Portland may require paid sick days

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Must Reads
Thursday, January 31, 2013

Currently, 80% of Portland's food service workers receive no paid sick days, a fact that may soon change.

 

Energy Trust to fund $1M solar electric projects

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Must Reads
Thursday, January 31, 2013

The Energy Trust of Oregon is making up to $1 million of incentives available for large solar electric projects.

 

DuPont Pioneer expanding in Hermiston

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Thursday, January 31, 2013

DuPont Pioneer plans to expand its Hermiston plant, doubling the capacity of its corn and hybrid seed processing facility.

 

Beaverton school unveils solar project

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Must Reads
Thursday, January 31, 2013

REC Solar and Kenyon Energy finished a three-system solar project for the Beaverton School District.

 

Portland among worst places to buy a foreclosure

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Must Reads
Thursday, January 31, 2013

The Portland area is among the worst markets to buy a foreclosure, according to RealtyTrac.

 

East Oregon water issue breakthrough possible

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Must Reads
Thursday, January 31, 2013

The effort to develop new water for Umatilla Basin farmers could soon see a breakthrough in a long-standing stalemate between farmers and environmentalists.

 

Adaptu shutting down

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Must Reads
Thursday, January 31, 2013

Portland-based StanCorp is shutting down Adaptu, its version of the online money management site Mint.com.

 
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Editor's Letter: Power Play

January-Powerbook 2015
Thursday, December 11, 2014

There’s a fascinating article in the December issue of the Harvard Business Review about a profound power shift taking place in business and society. It’s a long read, but the gist revolves around the tension between “old power” and “new power” as a driver of transformation. Here’s an excerpt:

Old power works like a currency. It is held by few. Once gained, it is jealously guarded, and the powerful have a substantial store of it to spend. It is closed, inaccessible, and leader-driven. It downloads, and it captures.

New power operates differently, like a current. It is made by many. It is open, participatory, and peer-driven. It uploads, and it distributes. Like water or electricity, it’s most forceful when it surges. The goal with new power is not to hoard it but to channel it.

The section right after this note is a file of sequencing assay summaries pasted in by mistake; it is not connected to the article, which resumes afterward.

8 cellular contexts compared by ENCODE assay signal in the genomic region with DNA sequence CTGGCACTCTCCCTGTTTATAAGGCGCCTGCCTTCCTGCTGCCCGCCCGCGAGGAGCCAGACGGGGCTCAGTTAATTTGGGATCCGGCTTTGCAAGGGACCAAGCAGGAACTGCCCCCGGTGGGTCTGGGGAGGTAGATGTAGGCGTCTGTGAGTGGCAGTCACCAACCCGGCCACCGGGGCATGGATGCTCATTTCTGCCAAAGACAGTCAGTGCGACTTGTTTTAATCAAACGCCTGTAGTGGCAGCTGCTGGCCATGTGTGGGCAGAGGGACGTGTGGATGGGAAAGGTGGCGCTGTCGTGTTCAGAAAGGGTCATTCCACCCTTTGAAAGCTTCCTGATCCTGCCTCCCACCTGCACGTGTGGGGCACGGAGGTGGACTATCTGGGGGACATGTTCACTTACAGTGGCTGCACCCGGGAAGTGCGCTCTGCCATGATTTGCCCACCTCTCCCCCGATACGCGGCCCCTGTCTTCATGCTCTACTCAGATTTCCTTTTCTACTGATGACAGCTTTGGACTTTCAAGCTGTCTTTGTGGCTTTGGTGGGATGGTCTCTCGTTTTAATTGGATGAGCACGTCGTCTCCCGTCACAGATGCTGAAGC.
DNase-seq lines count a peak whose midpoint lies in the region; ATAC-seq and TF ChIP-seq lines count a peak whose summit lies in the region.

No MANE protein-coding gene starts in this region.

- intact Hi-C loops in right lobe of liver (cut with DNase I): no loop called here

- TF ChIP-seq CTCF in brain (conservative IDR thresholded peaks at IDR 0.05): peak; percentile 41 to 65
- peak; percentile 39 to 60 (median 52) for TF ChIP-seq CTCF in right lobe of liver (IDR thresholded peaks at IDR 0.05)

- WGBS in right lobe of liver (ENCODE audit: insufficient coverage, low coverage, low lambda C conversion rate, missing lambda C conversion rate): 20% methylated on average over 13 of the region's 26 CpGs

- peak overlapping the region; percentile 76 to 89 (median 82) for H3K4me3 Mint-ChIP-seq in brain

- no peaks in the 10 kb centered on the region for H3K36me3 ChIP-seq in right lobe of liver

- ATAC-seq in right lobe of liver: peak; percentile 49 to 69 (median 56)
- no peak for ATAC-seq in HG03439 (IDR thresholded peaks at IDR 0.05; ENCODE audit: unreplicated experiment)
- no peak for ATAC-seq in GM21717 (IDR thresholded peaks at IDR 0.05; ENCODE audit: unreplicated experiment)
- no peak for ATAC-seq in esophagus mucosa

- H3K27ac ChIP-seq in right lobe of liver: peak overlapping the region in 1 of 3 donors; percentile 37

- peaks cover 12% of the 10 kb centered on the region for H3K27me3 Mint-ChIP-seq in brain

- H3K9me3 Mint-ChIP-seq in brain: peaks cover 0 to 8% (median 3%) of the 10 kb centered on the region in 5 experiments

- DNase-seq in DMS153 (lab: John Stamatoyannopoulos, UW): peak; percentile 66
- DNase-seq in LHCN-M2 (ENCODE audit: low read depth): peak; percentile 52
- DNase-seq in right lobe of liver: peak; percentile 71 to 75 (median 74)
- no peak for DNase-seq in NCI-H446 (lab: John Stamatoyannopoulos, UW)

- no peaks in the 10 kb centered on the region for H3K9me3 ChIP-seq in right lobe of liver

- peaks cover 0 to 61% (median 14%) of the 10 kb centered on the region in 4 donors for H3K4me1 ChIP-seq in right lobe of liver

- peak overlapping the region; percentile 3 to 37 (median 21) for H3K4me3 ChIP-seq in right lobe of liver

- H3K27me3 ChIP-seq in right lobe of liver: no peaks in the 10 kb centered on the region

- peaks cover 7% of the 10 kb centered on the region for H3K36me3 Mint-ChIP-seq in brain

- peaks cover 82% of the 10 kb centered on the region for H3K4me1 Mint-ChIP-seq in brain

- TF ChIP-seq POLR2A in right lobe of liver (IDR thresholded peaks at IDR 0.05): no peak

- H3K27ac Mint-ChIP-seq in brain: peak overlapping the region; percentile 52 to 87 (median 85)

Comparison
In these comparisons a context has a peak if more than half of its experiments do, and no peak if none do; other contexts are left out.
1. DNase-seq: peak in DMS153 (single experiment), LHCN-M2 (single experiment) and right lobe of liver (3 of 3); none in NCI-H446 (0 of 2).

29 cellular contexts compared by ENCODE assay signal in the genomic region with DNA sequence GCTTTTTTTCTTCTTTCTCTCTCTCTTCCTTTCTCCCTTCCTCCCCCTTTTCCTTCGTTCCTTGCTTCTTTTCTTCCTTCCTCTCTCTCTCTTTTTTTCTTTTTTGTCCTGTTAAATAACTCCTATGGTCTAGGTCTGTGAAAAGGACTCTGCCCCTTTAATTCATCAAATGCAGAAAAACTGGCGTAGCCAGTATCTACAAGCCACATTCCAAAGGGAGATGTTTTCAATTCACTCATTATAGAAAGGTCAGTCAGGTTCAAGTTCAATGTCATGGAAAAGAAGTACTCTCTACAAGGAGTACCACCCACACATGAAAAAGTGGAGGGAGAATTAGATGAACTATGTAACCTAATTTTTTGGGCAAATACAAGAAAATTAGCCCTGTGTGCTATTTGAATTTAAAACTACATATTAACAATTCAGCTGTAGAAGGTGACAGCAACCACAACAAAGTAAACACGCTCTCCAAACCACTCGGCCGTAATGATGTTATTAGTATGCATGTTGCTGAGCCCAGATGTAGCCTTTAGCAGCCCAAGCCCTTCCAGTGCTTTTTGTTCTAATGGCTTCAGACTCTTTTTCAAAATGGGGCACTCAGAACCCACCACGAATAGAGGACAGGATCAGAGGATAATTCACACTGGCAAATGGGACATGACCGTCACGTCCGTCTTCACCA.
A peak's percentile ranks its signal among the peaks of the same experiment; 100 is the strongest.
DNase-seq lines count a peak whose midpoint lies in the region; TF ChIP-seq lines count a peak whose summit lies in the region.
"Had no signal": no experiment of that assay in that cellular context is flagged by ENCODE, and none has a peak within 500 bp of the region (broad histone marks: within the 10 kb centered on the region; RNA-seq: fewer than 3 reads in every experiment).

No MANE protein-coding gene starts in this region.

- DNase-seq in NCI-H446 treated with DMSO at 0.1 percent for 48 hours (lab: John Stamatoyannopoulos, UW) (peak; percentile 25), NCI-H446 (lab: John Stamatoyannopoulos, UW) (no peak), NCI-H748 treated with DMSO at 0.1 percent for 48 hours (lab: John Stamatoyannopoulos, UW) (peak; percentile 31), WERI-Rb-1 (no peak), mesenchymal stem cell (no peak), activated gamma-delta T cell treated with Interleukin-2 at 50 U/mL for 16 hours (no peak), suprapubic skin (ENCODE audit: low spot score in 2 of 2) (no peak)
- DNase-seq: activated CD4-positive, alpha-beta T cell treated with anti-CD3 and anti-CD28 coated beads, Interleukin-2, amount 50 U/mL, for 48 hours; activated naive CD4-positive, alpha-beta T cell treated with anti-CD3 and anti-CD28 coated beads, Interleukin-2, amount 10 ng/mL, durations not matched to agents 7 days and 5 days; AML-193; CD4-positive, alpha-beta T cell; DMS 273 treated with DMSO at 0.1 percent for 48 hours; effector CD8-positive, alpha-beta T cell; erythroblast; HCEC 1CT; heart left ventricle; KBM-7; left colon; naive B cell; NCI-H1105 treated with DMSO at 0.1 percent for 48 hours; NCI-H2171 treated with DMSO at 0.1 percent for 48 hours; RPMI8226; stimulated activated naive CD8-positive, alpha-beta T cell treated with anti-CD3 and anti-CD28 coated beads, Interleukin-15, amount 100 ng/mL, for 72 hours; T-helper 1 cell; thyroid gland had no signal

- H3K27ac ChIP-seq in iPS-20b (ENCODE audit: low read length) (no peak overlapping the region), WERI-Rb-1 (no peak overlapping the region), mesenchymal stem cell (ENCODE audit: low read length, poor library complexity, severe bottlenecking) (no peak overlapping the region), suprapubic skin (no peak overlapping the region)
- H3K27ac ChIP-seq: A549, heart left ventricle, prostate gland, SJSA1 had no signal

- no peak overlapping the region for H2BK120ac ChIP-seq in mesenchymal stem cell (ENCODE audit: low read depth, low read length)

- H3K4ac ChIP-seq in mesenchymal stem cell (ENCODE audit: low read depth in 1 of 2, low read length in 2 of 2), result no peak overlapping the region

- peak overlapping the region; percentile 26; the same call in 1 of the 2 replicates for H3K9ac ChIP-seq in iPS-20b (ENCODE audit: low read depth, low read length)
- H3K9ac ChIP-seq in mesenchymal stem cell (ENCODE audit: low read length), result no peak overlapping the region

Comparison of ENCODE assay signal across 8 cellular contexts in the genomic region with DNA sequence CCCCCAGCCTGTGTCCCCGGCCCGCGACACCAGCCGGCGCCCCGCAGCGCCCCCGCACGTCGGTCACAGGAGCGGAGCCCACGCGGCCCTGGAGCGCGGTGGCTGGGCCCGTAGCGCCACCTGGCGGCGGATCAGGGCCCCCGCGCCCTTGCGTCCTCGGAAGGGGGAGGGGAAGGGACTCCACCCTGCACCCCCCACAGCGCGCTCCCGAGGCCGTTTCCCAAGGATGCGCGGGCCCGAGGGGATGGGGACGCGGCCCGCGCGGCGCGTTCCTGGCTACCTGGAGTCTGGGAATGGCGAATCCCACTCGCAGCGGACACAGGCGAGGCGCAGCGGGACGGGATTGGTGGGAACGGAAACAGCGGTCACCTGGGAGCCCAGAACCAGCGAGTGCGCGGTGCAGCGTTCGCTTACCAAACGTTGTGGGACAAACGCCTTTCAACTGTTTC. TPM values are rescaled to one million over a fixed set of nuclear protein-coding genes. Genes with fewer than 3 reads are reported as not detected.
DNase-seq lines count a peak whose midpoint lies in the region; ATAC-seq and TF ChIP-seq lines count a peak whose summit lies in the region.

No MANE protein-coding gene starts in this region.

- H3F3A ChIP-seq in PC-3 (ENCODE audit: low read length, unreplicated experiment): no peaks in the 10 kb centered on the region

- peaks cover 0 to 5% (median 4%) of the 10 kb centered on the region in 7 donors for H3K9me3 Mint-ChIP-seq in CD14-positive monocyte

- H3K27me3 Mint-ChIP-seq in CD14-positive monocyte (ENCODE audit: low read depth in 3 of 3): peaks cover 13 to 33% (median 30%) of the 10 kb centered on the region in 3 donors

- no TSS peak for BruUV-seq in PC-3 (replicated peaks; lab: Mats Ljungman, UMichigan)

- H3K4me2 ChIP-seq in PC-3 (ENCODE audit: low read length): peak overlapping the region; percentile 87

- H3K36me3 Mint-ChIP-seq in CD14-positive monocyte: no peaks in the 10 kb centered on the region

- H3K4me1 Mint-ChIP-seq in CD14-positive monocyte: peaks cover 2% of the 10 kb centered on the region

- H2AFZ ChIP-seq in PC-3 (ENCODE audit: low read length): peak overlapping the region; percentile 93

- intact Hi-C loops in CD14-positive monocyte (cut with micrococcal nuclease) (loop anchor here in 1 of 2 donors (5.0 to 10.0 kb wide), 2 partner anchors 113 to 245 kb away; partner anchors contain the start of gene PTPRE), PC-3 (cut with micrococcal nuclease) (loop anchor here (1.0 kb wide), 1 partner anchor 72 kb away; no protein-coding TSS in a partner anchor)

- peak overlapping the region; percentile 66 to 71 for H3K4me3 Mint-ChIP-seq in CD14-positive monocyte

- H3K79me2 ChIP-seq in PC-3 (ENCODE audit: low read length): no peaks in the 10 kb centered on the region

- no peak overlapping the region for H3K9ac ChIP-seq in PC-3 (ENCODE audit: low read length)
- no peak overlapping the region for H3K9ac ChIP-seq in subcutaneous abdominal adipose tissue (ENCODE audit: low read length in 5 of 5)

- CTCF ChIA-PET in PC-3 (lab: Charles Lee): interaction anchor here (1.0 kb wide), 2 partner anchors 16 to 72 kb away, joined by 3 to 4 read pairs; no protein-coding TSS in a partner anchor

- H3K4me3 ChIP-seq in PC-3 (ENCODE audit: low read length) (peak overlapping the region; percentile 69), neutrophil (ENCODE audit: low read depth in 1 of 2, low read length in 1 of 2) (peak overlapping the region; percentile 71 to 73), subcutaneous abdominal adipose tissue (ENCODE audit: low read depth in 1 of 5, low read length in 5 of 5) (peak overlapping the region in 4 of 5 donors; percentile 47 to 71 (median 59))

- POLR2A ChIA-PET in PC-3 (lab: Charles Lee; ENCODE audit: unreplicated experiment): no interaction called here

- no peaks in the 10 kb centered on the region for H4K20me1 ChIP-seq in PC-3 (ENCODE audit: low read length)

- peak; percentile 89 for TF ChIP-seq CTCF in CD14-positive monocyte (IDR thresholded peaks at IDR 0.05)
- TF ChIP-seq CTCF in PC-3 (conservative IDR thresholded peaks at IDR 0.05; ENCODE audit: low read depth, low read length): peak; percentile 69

The authors, Henry Timms and Jeremy Heimans, don’t necessarily favor one form of power over another but merely outline how power is transitioning, and how companies can take advantage of these changes to strengthen their positions in the marketplace. 

Our Powerbook issue might be viewed as a case study in the new-power transition. This annual book of lists provides information on leading businesses, nonprofits and universities in the state. Most of the featured companies are entrenched power players now pursuing more flexible and less hierarchical approaches to doing business. Law firms, for example, are adopting new technologies and fee structures to make legal services more accessible and affordable.

This month we also take a look at a controversial new U.S. Securities and Exchange Commission rule requiring public companies to disclose the median pay of workers, as well as the ratio between CEO and median-worker pay. 

Part of the 2010 Dodd-Frank financial reform law, the rule will compel public companies to be more open about employee compensation, with the assumption that greater transparency will improve corporate performance and, perhaps, help address one of the major challenges of our time: income inequality.

New power is not only about strategy and tactics, the Harvard Business Review authors say. “The ultimate questions are ethical. The big question is whether new power can genuinely serve the common good and confront society’s most intractable problems.”

That sounds like a call to arms. Or a New Year’s resolution. Old power or new, the goals are the same: to be a force for positive change in the world. Happy 2015!

— Linda


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Corner Office: Pam Edstrom

January-Powerbook 2015
Saturday, December 13, 2014

Seven tidbits of information from an agency partner and co-founder of Waggener Edstrom in Lake Oswego.


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Two Sides of the Coin

Contributed Blogs
Wednesday, October 22, 2014
22 twosidesBY JASON NORRIS

Historically, when the leaves fall, so do the markets. This year, earnings, Europe, energy and Ebola have in common? Beyond alliteration, they are four factors that the investors are pointing to for this year’s seasonal volatility.


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The short list: 5 hot coffee shops for entrepreneurs

Contributed Blogs
Friday, November 14, 2014

CupojoeBY JESSICA RIDGWAY

Oregon entrepreneurs reveal their favorite caffeine hangouts.


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Kill the Meeting

November/December 2014
Wednesday, October 22, 2014
BY AMY MILSHTEIN

Meetings get a bad rap. A few local companies make them count.


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Free Falling

Contributed Blogs
Thursday, December 18, 2014
121714-oilprice-thumbBY JASON NORRIS | OB CONTRIBUTOR

The implosion of the energy complex: The best thing for low oil prices is low oil prices.


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Shuffling the Deck

November/December 2014
Wednesday, October 22, 2014
BY JON BELL

Oregon tribes still bet on casinos.


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